Other tools Lehman uses for weed control, in addition to rotation, is trying for a clean seed bed in the spring with tillage before planting. Then he will come back with one or two rotary hoe passes or a harrow pass and then two to three passes with a cultivator and in soybeans he has a bean-walking crew.
He pointed out that having a diversified farm is a lot like his family farm was ran 149 years ago, but with a modern twist on old methods.
“The engineering has improved on these old techniques,” he said. “The cultivators are better, the harrows are better, everything’s a little bit better. We’re learning more about using rotations the right way.”
Although he may make more passes over his acres compared to conventional farmers, Lehman claims it still pays.
“We have to use some of those techniques, but you’re not paying for the chemical and for us, those have been our profitable acres these past years and there hasn’t been a ton of profit in the industry,” he said.
Cover crops are also being used on the Lehman farm as a mode of weed control.
“My cleanest soybean field this year is an experiment I tried,” he said. “I flew on cover crop seeds into the corn, the rye came up in the fall, came up really good in the spring, and after I planted into the tall rye, then I rolled it and that’s my cleanest field.”
Lehman added he has been utilizing cover crops on his conventional acres as well.
A market for organic crops
Lehman raises organic oats, corn and soybeans and hay. However, his organic hay typically isn’t marketed as such due to a lack of market nearby and the logistics of transporting hay.
His organic corn and soybeans are largely ground up for organic feed for organic livestock.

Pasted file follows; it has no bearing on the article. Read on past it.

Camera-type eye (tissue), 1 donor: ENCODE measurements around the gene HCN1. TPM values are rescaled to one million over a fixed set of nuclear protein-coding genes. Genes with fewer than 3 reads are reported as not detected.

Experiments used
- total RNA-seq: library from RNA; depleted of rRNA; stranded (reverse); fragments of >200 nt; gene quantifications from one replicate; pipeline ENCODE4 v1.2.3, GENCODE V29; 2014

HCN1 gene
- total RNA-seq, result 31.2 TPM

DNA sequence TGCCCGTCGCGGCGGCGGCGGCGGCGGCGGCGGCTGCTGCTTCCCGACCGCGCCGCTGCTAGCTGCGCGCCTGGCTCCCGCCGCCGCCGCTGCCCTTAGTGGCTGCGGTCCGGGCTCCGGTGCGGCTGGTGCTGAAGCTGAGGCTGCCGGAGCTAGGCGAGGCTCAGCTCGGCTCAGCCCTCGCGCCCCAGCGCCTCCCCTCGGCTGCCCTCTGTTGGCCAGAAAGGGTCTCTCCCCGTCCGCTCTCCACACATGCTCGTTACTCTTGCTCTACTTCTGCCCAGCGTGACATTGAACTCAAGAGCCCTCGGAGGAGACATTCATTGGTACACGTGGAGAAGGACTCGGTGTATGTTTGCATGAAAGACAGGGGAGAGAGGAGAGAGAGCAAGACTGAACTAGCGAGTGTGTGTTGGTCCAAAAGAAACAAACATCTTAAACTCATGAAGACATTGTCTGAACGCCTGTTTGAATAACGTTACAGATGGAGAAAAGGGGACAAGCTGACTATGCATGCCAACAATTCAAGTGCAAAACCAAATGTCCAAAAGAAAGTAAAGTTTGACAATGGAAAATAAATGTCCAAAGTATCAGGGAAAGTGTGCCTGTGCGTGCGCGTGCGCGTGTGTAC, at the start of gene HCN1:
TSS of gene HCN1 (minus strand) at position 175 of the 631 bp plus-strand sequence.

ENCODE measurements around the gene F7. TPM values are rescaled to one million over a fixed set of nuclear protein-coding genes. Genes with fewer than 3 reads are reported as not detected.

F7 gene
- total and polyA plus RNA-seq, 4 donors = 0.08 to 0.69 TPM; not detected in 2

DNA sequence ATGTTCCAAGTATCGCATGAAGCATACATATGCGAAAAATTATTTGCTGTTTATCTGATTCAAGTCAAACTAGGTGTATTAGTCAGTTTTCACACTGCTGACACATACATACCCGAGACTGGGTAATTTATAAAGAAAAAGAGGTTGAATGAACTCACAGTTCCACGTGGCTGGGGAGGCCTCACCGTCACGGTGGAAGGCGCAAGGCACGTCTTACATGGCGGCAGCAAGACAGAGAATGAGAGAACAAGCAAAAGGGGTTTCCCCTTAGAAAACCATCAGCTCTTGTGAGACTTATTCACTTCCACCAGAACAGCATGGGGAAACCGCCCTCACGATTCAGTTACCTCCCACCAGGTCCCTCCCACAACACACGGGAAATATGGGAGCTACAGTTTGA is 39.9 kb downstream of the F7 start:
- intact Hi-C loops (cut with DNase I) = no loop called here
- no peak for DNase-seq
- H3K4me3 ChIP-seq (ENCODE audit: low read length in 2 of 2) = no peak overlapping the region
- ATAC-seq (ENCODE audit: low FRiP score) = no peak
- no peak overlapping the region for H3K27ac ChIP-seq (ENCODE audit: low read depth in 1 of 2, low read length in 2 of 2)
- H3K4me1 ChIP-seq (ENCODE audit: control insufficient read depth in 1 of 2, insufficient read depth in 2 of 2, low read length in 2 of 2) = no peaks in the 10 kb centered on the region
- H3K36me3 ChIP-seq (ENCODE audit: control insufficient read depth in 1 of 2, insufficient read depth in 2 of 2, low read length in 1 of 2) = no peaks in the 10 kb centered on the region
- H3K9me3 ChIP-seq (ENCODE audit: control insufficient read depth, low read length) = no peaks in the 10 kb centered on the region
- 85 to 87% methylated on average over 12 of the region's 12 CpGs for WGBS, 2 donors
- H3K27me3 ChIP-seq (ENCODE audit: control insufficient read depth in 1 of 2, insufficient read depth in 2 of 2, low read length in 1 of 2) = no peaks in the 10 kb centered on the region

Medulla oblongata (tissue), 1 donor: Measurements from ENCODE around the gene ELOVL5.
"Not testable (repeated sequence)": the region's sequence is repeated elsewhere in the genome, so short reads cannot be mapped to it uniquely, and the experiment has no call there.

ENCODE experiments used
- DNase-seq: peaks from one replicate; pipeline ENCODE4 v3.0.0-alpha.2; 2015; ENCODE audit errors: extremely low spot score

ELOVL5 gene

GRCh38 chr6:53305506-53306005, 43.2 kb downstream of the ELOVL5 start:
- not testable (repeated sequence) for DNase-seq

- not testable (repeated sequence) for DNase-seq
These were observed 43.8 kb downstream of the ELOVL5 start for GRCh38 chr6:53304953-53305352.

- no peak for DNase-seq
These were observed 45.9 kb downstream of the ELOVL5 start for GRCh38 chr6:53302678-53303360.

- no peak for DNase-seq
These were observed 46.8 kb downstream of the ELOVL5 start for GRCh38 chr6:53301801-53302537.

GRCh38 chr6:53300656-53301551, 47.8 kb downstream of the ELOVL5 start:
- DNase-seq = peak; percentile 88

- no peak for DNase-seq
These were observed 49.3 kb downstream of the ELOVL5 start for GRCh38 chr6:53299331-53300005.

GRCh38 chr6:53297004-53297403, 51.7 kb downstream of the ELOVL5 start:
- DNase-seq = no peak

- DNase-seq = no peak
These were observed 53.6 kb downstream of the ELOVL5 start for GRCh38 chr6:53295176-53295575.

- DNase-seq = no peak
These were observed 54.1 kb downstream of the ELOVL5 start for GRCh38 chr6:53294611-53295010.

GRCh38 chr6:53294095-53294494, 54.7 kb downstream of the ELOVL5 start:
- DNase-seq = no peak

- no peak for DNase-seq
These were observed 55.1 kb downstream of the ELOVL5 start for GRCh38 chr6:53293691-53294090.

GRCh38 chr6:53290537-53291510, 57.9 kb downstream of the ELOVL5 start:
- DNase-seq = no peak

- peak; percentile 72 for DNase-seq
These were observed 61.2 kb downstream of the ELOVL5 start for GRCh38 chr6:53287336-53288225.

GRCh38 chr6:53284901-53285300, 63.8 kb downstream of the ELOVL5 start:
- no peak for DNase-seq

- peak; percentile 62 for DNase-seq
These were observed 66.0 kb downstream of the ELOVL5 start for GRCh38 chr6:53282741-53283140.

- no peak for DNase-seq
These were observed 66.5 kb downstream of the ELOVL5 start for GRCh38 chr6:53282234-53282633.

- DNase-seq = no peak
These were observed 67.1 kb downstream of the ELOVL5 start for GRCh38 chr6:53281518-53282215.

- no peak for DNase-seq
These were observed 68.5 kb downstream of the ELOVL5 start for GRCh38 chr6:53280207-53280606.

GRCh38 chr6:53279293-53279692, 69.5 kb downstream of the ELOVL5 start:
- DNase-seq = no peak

“The crops are stored and usually I use a service to find buyers,” he said. “Sometimes I go direct to the user, but typically, I get a little help to market the product.”
Lehman said there is a cost advantage to growing organically-certified crops.
“With crop prices where they have been the past five years, my organic prices have dropped a little, but the premium has still remained,” he said. “I was telling a group recently that when we send a semi full of our conventional corn, we will have right at or less than $3,000 coming back to us for that semi load full of conventional corn. But when organic corn leaves in a semi, it’s going to be about $9,000 so there is a big premium in corn. There is a good premium in soybeans and oats, but like a lot of organic crop farmers, oats is not as strong as other crops in the system.”
Benefits of organic
In addition to better profits and margins per acre there is more to why the Lehmans are choosing to farm organic.
“We do appreciate the principles of organic production,” he said. “We agree with those. You use natural products. You’re taking advantage of resources on your farm, so there are some sustainable agriculture things that are incorporated into those organic rules. I am dual operation. I have some experience of both sides of it. Applying chemicals and fertilizers is a dangerous thing. It’s not my favorite thing to do. Primarily, we like the organic system and we are glad we could incorporate it into our farm and we do think there is some potential there for it to be long term economically-sustainable.”